Do Great Nations Fight Endless Wars? Against the Islamic State, They Might
In his State of the Union Address, President Donald Trump declared that “Great nations do not fight endless wars.” It was a memorable line, met with bipartisan applause that provided the backdrop for again emphasizing his administration’s intention to draw down U.S. force commitments in Afghanistan and Syria. Previously, Trump had identified the defeat of the Islamic State (also known as ISIL) as the justification for withdrawal from Syria. Yet the last four years have shown the global implications of mistakenly believing the Islamic State was permanently defeated after 2011. The question for past, present, and even future administrations is how should a great nation confront an adversary like Islamic State that is committed to fighting forever war? The answer requires a more advanced understanding of Islamic State as a strategic adversary than we generally possess.
Why ISIL Survives
The Islamic State movement has demonstrated an equanimity — even a desire — to be misunderstood and underestimated by its foes. It is hard to believe that a group with as high a profile as the Islamic State can be underestimated. Yet that is its history. The early focus of U.S. occupational forces in Iraq in 2003 on Ba’athist remnants led to a belated realization that the initial roots of the Salafi-jihadi group were spreading rapidly, particularly after the 2004 battles of Fallujah. The refocus of U.S. counter-network targeting eventually adapted but found an opponent that was well entrenched across Iraq and that resisted elimination even after the successful “Surge” of U.S. military brigades, combined with tribal forces of the “Awakening” movement, smashed its base in 2007. Prior to this, some analysts suspected that the United States was embellishing the group’s influence for propaganda purposes. In retrospect, these accusations were unfounded, and the group’s core ably navigated the shoals of their defeat and eventually reset for the future.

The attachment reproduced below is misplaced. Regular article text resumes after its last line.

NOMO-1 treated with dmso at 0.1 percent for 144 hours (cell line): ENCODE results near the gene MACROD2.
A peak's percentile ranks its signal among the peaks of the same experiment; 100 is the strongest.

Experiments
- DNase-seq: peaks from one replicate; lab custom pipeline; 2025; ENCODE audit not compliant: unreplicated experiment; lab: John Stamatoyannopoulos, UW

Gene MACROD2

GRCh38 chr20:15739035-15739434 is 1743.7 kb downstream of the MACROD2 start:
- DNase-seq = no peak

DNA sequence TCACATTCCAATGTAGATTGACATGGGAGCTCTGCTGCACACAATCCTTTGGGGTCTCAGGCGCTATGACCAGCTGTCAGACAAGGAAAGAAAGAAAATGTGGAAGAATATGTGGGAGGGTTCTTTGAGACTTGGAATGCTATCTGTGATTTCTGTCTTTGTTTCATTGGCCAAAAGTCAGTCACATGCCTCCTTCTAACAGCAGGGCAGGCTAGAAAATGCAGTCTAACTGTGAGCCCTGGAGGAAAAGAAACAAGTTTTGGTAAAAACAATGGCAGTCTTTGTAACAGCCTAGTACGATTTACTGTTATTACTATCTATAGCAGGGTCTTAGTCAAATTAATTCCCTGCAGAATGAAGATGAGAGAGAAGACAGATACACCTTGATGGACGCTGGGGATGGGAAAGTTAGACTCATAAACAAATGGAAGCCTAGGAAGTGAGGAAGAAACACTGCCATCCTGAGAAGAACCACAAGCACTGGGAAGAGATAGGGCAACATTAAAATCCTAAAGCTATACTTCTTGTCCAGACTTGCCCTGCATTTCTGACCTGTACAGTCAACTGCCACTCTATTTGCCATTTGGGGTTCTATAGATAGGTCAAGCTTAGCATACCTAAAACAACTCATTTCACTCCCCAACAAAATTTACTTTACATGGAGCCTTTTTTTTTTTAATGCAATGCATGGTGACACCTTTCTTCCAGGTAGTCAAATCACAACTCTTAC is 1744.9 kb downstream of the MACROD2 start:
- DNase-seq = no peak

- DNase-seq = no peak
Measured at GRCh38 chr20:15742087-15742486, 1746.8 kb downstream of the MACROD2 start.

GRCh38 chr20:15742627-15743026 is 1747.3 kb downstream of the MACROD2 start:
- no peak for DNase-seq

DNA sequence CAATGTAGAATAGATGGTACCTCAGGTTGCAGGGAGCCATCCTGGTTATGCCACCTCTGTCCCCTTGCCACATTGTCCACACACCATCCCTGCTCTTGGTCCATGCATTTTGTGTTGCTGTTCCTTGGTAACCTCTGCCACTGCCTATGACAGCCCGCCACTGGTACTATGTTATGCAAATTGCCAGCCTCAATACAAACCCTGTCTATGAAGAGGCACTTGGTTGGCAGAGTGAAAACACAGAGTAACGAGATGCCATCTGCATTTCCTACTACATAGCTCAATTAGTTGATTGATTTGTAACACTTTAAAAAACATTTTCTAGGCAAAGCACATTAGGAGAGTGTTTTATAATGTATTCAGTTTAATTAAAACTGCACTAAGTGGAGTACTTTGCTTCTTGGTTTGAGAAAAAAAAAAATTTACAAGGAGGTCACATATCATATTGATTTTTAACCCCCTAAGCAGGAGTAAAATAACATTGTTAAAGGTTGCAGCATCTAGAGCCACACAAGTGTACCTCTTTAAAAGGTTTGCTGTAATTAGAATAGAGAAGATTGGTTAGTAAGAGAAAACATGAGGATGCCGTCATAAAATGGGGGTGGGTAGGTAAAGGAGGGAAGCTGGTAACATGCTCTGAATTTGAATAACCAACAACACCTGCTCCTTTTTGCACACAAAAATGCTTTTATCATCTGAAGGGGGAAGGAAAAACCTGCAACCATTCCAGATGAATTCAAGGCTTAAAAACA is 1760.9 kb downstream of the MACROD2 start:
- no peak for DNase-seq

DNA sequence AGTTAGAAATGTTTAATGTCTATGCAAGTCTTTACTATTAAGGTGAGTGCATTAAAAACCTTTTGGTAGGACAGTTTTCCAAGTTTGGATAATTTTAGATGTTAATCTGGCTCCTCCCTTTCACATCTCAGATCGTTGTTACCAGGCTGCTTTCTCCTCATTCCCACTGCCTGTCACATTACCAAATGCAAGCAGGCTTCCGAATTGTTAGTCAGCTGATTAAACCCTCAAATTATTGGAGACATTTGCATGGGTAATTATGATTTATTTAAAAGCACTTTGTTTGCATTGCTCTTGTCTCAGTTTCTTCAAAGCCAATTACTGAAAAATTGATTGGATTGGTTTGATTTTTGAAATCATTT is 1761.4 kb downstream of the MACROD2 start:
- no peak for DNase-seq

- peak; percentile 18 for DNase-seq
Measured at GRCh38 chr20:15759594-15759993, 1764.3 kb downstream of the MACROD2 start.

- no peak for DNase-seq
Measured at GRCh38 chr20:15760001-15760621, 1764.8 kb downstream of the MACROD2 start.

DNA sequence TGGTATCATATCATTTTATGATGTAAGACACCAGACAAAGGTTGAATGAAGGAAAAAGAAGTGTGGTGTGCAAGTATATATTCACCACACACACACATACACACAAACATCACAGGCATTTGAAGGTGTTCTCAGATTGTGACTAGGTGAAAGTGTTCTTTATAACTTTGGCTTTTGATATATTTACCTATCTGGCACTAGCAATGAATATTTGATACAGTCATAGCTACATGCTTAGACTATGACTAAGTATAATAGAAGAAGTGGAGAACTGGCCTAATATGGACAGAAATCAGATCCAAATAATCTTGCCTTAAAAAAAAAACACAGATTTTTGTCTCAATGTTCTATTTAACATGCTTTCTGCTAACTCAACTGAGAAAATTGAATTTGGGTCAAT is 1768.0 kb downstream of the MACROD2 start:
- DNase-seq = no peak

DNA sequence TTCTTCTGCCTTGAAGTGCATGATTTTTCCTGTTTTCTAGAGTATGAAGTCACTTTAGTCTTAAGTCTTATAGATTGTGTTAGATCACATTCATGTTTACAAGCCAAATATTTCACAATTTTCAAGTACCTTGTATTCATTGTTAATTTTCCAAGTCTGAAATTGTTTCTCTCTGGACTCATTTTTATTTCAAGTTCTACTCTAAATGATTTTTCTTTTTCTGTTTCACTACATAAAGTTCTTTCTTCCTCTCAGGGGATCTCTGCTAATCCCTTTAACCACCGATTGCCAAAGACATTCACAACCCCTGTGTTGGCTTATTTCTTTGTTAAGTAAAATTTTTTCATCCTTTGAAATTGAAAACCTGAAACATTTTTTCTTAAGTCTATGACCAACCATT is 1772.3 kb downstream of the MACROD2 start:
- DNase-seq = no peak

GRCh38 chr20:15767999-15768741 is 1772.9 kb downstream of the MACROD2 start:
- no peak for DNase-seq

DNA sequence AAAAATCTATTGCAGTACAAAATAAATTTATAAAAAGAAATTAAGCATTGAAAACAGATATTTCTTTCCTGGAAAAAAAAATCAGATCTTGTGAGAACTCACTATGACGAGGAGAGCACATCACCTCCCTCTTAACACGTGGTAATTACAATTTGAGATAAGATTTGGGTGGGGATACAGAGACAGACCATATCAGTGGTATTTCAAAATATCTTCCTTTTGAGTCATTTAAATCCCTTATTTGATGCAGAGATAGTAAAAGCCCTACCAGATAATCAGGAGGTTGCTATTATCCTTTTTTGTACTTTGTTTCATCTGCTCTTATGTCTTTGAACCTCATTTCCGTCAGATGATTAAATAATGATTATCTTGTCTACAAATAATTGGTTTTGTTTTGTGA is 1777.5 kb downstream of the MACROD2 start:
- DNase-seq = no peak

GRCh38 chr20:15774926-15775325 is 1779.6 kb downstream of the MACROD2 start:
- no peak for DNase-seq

The underestimation resumed after a brief abatement during the post-surge period, as the Iraqi government’s focus on state building and power consolidation precluded a serious focus on the Islamic State movement, which led to a decline in counter-terrorism capability. The group’s attacks in Iraq after 2011 were under-reported on a wide scale due to a reliance on media outlets for attack data and a general lack of visibility in rural areas. By 2013, the group was in full swing in Iraq while simultaneously gaining ground in Syria through its Jabhat al-Nusra franchise. The group was so underestimated during this period that reports often describe the fall of Mosul in 2014 as an invasion from Syria, when in reality the preponderance of the group’s military and terrorist attacks, local recruiting, and fundraising was all taking place in Iraq. The fall of Mosul was less a coup de main and more a belated realization by Iraqi security forces of the true extent of the Islamic State’s domination of northern and western Iraq.